|The port in Tinos|
Normally when a person decides to go abroad for the first time, there are many things to consider. Some of these things include safety, transportation to and from lodging, cost, and location to name a few. When I decided to go abroad for the first time I just wanted to get out of Orlando. It didn't really matter where, as long as it was cheap. I managed to find a way to teach English for a summer while living with a family (in this case the family owned hotels, so I got to live in one). All I had to pay was a small program fee and my airfare.
I booked my ticket and stopped my mail. What else was there to do other than pack a suitcase and get out of town? I was told that I would be met at the airport by "the family." That's all I thought I needed to know. What would have helped was if I looked at a map over the course of my travel planning. If I had, I would have noticed that there were multiple steps to my journey. This journey took two days.
I stumbled off the plane dazed and confused to find uniformed men with dogs and machine guns. I definitely wasn't in Kansas anymore. Fast forward past the car rides, meeting Christine, my host mom, and ending up at the port near Athens drinking a frappe. I was exhausted, but the adrenaline from everything being new was spurring me on to my final destination. I boarded the ferry bound for my new home, the island of Tinos. I was on a boat in the Aegean Sea, when only yesterday I was back home. Amazing doesn't even begin to describe it. It was getting late; the sun was starting to dip into the water. I was looking forward to getting settled in my room and going to sleep. All was right with the world until I stepped off the boat.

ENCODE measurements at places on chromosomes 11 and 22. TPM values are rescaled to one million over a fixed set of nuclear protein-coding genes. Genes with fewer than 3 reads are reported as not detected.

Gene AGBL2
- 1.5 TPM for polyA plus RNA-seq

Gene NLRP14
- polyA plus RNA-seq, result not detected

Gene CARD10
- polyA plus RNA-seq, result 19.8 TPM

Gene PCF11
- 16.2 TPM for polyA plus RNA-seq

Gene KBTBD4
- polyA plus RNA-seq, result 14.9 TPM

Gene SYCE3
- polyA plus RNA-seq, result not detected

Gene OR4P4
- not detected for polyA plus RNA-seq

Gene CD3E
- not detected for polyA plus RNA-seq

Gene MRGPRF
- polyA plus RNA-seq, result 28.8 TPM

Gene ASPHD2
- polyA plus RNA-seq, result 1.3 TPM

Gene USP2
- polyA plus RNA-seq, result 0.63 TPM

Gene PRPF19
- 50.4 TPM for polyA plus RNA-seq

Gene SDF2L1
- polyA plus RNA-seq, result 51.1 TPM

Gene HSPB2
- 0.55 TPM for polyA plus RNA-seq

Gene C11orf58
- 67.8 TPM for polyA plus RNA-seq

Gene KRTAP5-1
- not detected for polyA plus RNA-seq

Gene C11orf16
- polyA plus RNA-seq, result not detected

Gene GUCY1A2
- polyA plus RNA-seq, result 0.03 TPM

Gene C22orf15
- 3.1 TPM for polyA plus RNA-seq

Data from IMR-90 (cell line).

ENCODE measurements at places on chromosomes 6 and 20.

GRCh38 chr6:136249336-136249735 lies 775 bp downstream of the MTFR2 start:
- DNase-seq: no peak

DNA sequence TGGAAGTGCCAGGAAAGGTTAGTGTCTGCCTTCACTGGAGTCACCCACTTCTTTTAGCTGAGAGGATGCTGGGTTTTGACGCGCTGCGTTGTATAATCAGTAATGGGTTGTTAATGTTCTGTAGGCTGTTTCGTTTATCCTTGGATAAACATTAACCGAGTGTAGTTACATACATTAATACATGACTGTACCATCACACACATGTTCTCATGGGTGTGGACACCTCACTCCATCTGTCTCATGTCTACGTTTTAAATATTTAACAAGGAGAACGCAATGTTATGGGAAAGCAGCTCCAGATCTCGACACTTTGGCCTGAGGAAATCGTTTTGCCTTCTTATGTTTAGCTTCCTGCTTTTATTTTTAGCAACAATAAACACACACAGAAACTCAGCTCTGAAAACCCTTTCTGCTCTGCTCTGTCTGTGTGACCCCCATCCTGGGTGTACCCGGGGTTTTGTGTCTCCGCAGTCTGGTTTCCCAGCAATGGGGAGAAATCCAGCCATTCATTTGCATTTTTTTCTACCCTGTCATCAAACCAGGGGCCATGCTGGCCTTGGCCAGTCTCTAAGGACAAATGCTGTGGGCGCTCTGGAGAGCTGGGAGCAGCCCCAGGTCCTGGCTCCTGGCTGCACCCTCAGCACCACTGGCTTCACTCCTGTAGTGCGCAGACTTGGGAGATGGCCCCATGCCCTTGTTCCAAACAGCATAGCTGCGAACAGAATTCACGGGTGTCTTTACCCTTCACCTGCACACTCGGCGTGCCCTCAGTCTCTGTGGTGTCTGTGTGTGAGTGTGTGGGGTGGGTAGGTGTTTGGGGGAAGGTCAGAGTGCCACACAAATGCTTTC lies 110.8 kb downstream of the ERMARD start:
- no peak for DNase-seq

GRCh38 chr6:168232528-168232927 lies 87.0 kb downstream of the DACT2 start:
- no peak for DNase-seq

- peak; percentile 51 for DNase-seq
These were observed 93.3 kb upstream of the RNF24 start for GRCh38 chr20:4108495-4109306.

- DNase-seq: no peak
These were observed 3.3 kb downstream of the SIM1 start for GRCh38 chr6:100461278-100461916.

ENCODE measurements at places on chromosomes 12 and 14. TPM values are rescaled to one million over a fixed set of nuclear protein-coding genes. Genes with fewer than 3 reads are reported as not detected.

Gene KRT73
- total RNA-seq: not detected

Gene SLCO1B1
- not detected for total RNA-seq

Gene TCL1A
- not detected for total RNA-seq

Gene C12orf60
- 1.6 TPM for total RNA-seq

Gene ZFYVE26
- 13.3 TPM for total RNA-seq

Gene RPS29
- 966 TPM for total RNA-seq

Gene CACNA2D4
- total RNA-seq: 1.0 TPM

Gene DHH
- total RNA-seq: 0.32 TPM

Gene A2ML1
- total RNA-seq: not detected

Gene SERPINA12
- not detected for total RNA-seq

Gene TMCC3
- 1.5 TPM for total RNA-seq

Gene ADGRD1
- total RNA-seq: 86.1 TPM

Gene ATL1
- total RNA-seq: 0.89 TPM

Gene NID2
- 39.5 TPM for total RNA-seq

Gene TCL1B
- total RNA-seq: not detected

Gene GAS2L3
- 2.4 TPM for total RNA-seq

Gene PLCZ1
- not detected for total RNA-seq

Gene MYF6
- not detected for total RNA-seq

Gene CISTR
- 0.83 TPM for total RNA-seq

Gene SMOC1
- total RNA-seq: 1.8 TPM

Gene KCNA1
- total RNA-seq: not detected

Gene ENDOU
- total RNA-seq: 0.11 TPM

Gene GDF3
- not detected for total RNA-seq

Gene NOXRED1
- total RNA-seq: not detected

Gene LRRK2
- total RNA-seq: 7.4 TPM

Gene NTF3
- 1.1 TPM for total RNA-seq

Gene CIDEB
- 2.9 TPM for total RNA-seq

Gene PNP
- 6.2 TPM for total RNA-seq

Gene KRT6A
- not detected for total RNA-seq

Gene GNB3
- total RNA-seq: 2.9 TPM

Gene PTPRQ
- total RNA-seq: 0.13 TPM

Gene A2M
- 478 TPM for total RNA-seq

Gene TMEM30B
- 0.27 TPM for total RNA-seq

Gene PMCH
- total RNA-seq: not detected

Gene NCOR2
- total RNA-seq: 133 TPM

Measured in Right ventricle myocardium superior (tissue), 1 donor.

Within minutes, my excitement turned to concern and I'll be honest, a little bit of panic. The port had cleared out completely. The ferry had moved on to the next port. Everyone who had disembarked had found their families or their taxis and left. I was alone with my suitcase. I looked around feeling the confidence drain from me. What was I thinking coming here all alone? Why didn't I just stay home and have a nice quiet, predictable summer? How am I going to get to my hotel? Where are all the people? These were just some of the questions that peppered my thoughts on that pier.
As most travelers know, survival instincts kick in when situations like this arise, and suddenly I had cast away my confusion and traded it in for laser- like focus on how I was going to get from port to bed. Suddenly, my mental fog lifted and I saw three teenaged boys sitting along the pier. Why hadn't I noticed them before? Fear and lack of foreign language skills aside, I marched up to them. I used the international signal for phone (i.e. fist to ear with thumb and pinky extended) and handed them the phone number for my hotel. I'm not sure if they were so caught off guard that they couldn't refuse or if they understood my desperation. Either way, they saved the day. Being teenagers though I think they had a little fun with the situation. Not having any knowledge of Greek at the time, I'll never know. But about five minutes later, a full sized coach bus came rambling down the hill and into the port parking lot just for me. I thanked the boys using the only Greek word I knew, and I was on my way. They laughed and waved goodbye to the crazy American girl.